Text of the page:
Council confounded by Stanton's return

00:17, Nov 22 2012
Hone Ma Heke
FLOUTING THE COUNCIL: : Hone Ma Heke giving rides to members of the public in Trafalgar St, Nelson to help feed his horse, Barney.

A court injunction preventing Nelson vagrant Lewis Stanton from the Tahunanui Reserve will be served this week if he is seen there, the Nelson City Council says.

The Nelson beggar, also known as Hone Ma Heke, and his horse, Barney, were seen in the city again yesterday after narrowly avoiding another trespass order. The council has been trying to resolve where he can stay.

Marsden Valley resident Craig Gass, incensed that Mr Stanton was defecating in a creek near where he was permitted to camp in the valley, told the council yesterday it needed to "harden up".

Mr Gass also said Mr Stanton's presence had attracted others to camp in the area in tents and cars.

"This is an area where there is no camping and no fires. Short-term, I don't have a problem with this, but long-term, I do."

He said he had seen Mr Stanton defecating in the creek and throwing waste into it.


"He has to be made to comply, because at the moment he's just giving you the bird."

He questioned how the council could implement its freedom camping bylaw if it could not address the issues around Mr Stanton.

Mr Stanton was instructed to use the toilets at the Marsden Valley cemetery, 700 metres from where he was camping.

Council executive manager of network services Alec Louverdis said he was about to trespass Mr Stanton from the Marsden Valley reserve this week, but Mr Stanton left the site before the order was given. He has now waived any right to return to camp there.

Mr Stanton has shunned attempts by the council to try to find a middle ground that acknowledges public angst at his behaviour, while trying to accommodate his lifestyle preference.

In response to a question from councillor Kate Fulton about what the council could do, Mr Gass said it needed to persist.

"Pick him up with his horse and cart and take him to Somes Island," he suggested.

Councillor Mike Ward said the problem was that the council was dealing with a person who did not care about consequences.

He said the matter had been very hard on council staff, and very time-consuming.

Councillor Pete Rainey described Mr Stanton as a "very special case, who unfortunately had chosen to live in Nelson".

Councillor Paul Matheson suggested moulding Mr Stanton into a sculpture and "sticking him where he could welcome people to Nelson".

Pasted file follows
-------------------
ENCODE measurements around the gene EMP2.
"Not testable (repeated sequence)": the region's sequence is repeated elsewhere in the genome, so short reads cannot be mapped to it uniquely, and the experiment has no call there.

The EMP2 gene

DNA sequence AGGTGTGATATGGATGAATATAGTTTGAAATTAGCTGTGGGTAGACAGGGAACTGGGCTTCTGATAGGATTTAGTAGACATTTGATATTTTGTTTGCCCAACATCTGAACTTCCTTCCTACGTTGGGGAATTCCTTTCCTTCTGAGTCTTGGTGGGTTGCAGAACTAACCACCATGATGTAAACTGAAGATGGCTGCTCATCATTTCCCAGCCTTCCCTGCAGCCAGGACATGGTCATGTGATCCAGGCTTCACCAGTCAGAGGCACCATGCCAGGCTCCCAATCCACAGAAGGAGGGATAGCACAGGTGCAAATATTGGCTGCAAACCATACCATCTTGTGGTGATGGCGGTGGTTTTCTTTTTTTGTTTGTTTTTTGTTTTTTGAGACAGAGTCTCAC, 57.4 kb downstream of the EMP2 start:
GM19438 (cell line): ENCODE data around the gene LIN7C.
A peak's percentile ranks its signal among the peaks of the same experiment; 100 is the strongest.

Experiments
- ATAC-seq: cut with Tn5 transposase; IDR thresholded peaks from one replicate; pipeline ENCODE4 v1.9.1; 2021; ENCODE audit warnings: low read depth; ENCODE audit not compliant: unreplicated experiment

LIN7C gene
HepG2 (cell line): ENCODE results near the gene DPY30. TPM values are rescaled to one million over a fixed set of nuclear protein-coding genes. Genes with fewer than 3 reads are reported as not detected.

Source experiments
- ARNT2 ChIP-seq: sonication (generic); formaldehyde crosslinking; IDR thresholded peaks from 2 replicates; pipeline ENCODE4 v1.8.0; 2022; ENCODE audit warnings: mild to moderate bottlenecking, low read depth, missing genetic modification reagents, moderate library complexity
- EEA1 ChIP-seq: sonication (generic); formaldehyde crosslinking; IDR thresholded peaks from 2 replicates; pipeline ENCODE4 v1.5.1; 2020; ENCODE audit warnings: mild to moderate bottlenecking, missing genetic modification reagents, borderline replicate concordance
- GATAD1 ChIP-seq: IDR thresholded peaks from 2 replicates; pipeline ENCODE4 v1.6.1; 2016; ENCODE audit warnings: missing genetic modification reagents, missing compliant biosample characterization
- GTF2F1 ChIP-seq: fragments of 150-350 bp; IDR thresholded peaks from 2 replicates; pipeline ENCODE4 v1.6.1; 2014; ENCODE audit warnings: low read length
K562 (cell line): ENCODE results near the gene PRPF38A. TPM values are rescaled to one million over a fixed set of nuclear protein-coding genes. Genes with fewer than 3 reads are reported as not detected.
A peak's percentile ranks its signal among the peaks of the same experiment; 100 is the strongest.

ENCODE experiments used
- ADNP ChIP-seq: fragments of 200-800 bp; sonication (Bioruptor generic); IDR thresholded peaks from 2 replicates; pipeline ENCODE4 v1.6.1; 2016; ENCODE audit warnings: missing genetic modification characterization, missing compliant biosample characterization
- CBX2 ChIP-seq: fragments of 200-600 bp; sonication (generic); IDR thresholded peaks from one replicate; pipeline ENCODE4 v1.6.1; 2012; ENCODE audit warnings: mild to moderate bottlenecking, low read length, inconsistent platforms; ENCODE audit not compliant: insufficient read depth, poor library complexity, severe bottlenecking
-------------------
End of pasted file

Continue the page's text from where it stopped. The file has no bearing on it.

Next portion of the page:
The council is looking at issuing Mr Stanton with a special permit to camp for short periods at Branford Park, the Queen Elizabeth II Dr mounds (adjacent to the Founders Heritage Park boundary), Guppy Park and Pioneers Park, but after consulting the public and businesses, it doubts that these will be palatable options.

Until recently, Mr Stanton spent more than 18 months protesting against the council in Trafalgar St. He started his protest after being arrested for repeatedly breaching council bylaws by camping overnight on council land.

This was after the council imposed a blanket trespass order on Mr Stanton, in an attempt to stop him entering most of the public reserves in the city, but the order was thrown out in court.

The council looked after his horse and cart, and on numerous occasions offered to return them if Mr Stanton agreed not to camp overnight on council land. Mr Stanton refused the offer, saying it breached his human rights.

The standoff was resolved, and he got his horse and cart back.

Until this week, Mr Stanton had been camping in Marsden Valley. During that time, he was seen at Tahunanui Beach offering people rides in his horse and cart for koha.

This upset tourism business operator Hugh Briggs, who also voiced his protest at yesterday's council meeting about why Mr Stanton was able to offer rides at the Tahunanui Reserve without the necessary approval required by other operators.

"I'm happy for him to operate there, but he has to learn to take responsibility the same way as other commercial operators," Mr Briggs said. He said what Mr Stanton was doing was unsafe.

Mr Louverdis said he had written to the Labour Department expressing concern, but the department would not look at the matter because it was not considered work-related.

The council said Mr Stanton needed a permit and a concession to operate rides at Tahunanui because of public liability and indemnity issues, but Mr Stanton had indicated that he had no intention of applying for either.